Glancy Nicholls regenerates a former Thornton's sweet factory as a civic amenity in Belper's Unesco heritage site to reach MacEwen Award shortlist
This long-derelict factory complex is now a new public library, cafe and dementia care home in a part-newbuild, part refurbished complex with a new pocket civic square. It’s in the Derwent Valley Mills Unesco World Heritage Site: great care was needed with what was built here.
It is a rare piece of public patronage, of good quality, alert to its context, on a long-derelict brownfield site. Opening up a previously inaccessible part of town, it is designed as a modest civic set-piece as much as a building. Viewed from up on the valley sides of the Derwent it sits well with the grain and colours of the town. Unesco need not worry. Nor did judge Kathy MacEwen, who declared, ‘A library with a care home is a fantastic idea – both unusual and stimulating.’
Indeed, this is an unusual combination of uses to find. A public library is an obvious civic type, a care home not usually. Here they are contiguous and respectful of each other, reading as single building. Before its residents moved in, it functioned for a short period as an official small Nightingale Hospital, treating Covid-19 patients.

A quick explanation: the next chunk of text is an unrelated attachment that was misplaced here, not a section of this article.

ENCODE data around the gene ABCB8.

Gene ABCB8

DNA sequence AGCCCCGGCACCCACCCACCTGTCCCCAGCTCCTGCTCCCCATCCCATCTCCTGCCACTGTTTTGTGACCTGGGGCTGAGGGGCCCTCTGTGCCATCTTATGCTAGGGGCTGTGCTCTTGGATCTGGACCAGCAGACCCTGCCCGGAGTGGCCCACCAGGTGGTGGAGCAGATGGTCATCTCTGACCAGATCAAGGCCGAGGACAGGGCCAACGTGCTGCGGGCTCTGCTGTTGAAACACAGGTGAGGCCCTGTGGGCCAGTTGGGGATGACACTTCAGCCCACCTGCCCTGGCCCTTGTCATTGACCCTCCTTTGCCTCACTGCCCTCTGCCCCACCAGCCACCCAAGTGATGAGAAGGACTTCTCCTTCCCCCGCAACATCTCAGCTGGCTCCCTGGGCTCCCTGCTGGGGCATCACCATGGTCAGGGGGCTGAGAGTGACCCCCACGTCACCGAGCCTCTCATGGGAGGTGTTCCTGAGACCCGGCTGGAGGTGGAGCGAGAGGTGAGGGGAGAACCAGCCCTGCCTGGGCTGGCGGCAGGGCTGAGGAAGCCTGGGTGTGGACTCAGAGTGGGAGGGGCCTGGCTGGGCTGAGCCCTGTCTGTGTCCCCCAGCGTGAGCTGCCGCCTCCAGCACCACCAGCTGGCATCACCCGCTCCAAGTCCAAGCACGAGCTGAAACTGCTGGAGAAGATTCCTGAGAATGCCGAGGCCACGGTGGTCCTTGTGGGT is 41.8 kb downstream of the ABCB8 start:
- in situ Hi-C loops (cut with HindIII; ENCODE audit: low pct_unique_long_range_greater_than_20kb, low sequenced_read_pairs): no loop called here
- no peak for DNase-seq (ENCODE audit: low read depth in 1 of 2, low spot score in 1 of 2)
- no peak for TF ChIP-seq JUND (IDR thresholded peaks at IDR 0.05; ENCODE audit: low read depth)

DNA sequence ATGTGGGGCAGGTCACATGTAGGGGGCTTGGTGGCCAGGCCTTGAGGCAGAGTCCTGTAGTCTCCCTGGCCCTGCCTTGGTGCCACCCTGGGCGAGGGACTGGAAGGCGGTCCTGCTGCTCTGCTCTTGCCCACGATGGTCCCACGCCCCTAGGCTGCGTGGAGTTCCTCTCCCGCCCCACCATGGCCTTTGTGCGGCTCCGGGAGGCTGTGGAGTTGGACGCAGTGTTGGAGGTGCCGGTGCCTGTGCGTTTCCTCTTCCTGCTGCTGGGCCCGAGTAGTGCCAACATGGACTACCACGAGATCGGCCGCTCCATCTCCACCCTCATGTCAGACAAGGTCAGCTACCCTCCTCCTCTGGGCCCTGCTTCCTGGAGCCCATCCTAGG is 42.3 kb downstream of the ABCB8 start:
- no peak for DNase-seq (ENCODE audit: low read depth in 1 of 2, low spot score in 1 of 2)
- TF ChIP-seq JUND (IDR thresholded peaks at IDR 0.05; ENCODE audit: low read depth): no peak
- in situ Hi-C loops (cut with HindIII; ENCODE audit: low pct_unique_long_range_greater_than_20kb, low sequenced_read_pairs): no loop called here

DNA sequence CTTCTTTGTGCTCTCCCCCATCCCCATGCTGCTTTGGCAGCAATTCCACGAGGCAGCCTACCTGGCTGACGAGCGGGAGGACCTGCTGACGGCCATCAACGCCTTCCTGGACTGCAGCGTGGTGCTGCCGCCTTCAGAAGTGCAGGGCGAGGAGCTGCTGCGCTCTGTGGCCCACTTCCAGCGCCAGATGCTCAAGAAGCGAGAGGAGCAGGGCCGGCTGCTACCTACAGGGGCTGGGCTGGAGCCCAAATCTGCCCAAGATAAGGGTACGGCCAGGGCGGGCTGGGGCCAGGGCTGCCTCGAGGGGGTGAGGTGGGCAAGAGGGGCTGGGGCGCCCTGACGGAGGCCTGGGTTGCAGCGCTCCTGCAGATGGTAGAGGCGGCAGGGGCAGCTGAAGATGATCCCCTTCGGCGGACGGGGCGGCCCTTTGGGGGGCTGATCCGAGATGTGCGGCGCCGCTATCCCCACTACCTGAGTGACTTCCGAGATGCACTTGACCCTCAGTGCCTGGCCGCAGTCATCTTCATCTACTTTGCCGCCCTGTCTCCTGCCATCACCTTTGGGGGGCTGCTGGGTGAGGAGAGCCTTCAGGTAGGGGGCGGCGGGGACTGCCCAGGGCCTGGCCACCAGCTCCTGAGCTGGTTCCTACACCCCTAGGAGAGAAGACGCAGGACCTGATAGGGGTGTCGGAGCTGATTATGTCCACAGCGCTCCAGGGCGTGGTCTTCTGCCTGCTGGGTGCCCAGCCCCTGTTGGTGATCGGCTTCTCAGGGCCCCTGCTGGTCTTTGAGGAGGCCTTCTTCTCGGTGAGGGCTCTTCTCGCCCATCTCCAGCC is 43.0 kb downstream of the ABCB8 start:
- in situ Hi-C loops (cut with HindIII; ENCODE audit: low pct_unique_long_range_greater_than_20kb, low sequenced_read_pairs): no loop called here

Birmingham-based Glancy Nicholls won the MacEwen Award in 2018 with another care home for DCC up the valley beyond Matlock. Practice co-founder Patrick Nicholls says it all comes down to the dedication of his clients’ drive to radically improve the quality of such facilities in the county. Hence the quality of this project, delivered for around £3,200/m2. The library is much more accessible and better positioned than its forbear, overlooking a new pedestrian civic space with a new café strategically placed on its corner.
The stone public frontages of the library and southern flank of the care home give way to red brick, textured in various ways, on the wings of the care home behind. This picks up on the retained redbrick-with-stone-dressings facade of the old factory buildings which have an important value as part of the industrial and social history of the town.
This publicly-funded complex is likely to have a considerable catalytic effect. Having such a key public facility here will help encourage private development of a sympathetic nature on surrounding vacant sites. ‘Its impressive that the local authority is willing to invest in the project and execute something worthy,’ noted judge Sue Stringfellow. ‘The public square is an important addition.’